If this sold out show at Gorilla proves anything, it’s that Temples are on the verge of becoming a big deal. It was difficult to find anything at fault with the band's performance, with them playing their two previous singles ‘Shelter Song’ and ‘Colours to Life’, recent single ‘Keep in the Dark’, along with several lesser known cuts from the hotly anticipated from their upcoming full length.
The band have a lush psychedelic sound laced through their material, and it’s easy to see the influence of the Beatles, as well as the likes of Tame Impala (so basically just the Beatles). Early songs such as ‘Sun Structure’, ‘Prisms’ and ‘Move with the Seasons’ are full of haunting vocal harmonies and tambourines, over an ever present driving bass line, which the crowd lap up. There's an undying pulse to the Temples sound which makes it seriously invigorating.
‘Colours To Life’, the bands first single, brings the biggest reaction from the crowd with its Smiths-esque jangly guitars and vocal hooks, before the band lurch into a new song, ‘Sand Dance’. This is a brief pause from the psychedelia, as its chanting vocals sound very jagged and rough, and its clear to see this alienates some areas of the audience momentarily. Luckily Temples pick it before leaving the stage with ‘Ankh’. This song is an absolute modern epic with colossal synth and guitar lines, which trail off into a psychedelic mush and leave the crowd wanting more. Luckily the set isn’t quite over, for the band return to play ‘Mesmerise’, led by fast 12 string guitar lines which melt together and also take a while to trail off , and ‘Shelter Song’, with its lush, layered vocals.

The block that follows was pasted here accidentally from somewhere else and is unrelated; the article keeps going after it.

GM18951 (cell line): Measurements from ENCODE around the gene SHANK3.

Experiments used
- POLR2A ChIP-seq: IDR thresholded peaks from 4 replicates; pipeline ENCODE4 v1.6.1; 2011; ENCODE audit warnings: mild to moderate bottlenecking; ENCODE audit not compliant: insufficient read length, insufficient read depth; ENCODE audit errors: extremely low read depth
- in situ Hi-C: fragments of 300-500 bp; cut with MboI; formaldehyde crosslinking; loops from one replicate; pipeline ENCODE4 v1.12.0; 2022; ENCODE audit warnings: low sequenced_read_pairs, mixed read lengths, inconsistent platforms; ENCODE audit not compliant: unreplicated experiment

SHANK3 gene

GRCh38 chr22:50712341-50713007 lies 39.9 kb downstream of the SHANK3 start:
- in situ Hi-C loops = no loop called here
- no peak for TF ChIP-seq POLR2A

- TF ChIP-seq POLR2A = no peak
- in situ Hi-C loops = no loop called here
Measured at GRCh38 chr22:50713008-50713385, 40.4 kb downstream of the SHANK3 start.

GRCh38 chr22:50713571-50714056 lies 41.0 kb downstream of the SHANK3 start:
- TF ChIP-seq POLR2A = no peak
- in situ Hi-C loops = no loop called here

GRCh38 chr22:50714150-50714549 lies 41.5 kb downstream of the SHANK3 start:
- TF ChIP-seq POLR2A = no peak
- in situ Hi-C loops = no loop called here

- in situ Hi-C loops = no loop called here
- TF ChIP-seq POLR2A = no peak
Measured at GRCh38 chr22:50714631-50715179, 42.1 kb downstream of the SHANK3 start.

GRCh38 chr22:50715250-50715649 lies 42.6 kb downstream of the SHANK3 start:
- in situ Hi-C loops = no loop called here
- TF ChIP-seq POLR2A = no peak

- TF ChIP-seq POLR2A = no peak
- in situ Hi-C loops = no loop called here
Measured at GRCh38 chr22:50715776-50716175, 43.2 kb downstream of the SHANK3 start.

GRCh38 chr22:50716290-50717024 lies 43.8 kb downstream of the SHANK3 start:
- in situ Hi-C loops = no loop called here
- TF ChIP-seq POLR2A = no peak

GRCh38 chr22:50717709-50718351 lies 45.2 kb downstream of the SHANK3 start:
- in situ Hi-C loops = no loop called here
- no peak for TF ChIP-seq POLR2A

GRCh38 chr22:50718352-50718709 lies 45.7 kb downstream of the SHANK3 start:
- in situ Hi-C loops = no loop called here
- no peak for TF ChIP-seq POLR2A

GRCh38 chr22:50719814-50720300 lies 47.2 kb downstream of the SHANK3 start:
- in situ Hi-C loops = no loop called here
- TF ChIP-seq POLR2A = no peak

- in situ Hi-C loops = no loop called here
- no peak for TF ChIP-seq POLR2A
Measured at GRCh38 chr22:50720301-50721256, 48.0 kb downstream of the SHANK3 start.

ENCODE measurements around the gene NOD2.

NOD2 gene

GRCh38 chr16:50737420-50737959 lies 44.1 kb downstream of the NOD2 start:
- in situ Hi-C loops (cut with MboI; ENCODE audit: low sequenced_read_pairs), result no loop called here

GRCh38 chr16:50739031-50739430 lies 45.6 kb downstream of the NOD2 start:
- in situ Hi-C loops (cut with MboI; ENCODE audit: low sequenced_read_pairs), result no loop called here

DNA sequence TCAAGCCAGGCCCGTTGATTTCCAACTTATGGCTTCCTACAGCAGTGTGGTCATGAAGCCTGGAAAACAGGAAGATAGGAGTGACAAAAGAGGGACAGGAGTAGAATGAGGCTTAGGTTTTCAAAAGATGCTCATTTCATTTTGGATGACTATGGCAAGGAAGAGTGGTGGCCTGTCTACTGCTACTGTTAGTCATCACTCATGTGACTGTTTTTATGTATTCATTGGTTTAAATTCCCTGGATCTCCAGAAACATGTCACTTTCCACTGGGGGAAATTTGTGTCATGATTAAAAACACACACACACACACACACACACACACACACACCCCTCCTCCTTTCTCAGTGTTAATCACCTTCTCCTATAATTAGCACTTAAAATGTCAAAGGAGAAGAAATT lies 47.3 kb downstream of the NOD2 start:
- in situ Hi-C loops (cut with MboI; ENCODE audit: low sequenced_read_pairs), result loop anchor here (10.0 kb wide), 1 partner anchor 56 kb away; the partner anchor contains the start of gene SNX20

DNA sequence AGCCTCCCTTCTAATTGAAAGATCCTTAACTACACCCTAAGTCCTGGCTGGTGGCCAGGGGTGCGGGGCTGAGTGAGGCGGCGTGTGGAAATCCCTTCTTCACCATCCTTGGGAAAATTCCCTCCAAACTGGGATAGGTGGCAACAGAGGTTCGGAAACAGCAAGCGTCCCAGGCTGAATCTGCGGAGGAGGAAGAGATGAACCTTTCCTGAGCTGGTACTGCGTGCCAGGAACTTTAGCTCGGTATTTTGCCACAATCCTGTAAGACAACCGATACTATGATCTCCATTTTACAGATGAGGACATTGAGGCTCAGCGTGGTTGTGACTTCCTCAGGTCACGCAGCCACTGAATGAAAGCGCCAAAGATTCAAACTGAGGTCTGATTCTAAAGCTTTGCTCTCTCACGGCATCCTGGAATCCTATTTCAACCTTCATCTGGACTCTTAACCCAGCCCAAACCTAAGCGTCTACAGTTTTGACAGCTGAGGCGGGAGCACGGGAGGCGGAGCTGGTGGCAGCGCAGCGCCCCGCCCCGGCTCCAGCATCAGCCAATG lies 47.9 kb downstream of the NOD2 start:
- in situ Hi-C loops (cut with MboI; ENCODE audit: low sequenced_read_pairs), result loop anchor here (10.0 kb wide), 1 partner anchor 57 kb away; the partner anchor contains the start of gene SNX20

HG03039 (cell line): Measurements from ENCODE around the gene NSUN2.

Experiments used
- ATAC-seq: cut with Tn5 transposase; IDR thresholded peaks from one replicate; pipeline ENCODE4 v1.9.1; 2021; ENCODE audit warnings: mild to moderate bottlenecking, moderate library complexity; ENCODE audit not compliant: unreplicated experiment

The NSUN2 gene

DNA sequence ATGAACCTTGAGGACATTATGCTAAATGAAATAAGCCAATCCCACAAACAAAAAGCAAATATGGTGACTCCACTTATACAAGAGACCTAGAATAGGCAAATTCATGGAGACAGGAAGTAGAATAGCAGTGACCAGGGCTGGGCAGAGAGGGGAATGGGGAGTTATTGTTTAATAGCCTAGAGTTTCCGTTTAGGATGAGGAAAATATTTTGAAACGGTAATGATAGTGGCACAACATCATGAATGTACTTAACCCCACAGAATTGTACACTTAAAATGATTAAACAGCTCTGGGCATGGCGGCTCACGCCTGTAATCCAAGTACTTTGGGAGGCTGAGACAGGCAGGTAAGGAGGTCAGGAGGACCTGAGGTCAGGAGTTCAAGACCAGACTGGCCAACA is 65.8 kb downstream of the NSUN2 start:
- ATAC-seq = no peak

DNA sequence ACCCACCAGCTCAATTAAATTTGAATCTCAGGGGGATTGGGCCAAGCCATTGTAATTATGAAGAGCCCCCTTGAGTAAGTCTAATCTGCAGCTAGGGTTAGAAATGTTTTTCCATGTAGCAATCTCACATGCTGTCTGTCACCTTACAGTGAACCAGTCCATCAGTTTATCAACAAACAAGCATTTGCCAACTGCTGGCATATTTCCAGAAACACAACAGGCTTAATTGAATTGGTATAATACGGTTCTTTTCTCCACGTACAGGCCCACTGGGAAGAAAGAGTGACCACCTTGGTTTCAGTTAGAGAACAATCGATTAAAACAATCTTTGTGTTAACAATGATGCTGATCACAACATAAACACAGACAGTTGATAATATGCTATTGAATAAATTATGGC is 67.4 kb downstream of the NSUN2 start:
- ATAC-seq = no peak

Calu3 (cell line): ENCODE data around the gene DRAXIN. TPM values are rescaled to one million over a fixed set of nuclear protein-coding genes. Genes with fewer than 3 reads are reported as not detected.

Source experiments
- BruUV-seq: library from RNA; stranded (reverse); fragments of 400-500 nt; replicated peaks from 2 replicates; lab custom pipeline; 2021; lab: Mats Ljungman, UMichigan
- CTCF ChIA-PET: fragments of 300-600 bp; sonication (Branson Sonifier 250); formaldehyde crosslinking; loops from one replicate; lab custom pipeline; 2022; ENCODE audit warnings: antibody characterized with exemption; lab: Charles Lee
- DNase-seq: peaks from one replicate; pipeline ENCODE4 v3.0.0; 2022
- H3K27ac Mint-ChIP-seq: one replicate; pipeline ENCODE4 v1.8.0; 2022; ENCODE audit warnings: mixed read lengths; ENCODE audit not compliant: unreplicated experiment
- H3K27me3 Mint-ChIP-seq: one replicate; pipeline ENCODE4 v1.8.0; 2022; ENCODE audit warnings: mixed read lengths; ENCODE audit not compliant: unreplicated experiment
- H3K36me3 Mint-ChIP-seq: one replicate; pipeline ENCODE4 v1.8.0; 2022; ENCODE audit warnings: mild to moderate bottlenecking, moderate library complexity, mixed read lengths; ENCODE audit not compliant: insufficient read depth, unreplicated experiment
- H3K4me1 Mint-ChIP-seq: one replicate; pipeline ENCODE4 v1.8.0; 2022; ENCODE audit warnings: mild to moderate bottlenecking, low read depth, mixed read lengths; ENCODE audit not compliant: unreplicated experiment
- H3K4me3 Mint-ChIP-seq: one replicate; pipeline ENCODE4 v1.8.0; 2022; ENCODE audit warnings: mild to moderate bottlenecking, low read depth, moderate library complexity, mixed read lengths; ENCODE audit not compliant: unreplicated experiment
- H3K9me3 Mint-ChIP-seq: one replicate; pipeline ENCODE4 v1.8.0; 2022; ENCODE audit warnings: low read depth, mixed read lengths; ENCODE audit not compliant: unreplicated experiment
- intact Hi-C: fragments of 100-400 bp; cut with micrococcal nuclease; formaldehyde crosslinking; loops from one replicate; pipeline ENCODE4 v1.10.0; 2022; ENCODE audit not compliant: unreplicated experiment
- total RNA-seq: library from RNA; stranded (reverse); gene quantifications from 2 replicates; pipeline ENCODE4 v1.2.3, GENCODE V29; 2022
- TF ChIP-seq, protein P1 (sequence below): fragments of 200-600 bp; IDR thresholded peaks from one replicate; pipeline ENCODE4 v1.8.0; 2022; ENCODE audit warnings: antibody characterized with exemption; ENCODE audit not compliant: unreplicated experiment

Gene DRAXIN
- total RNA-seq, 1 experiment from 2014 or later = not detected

As the band play through their relatively short setlist, it’s clear to see that they ooze confidence. Singer and guitarist James Bagshaw has a spectacular total of 17 effect pedals to help produce Temples unique experimental rock sound, but the sound that they all produce together is special and feels completely unique. Their debut album is due in February next year, and it will definitely be worth checking out. Temples proved that their might be some music worth listening to once the year is out.
Words: Matthew Staite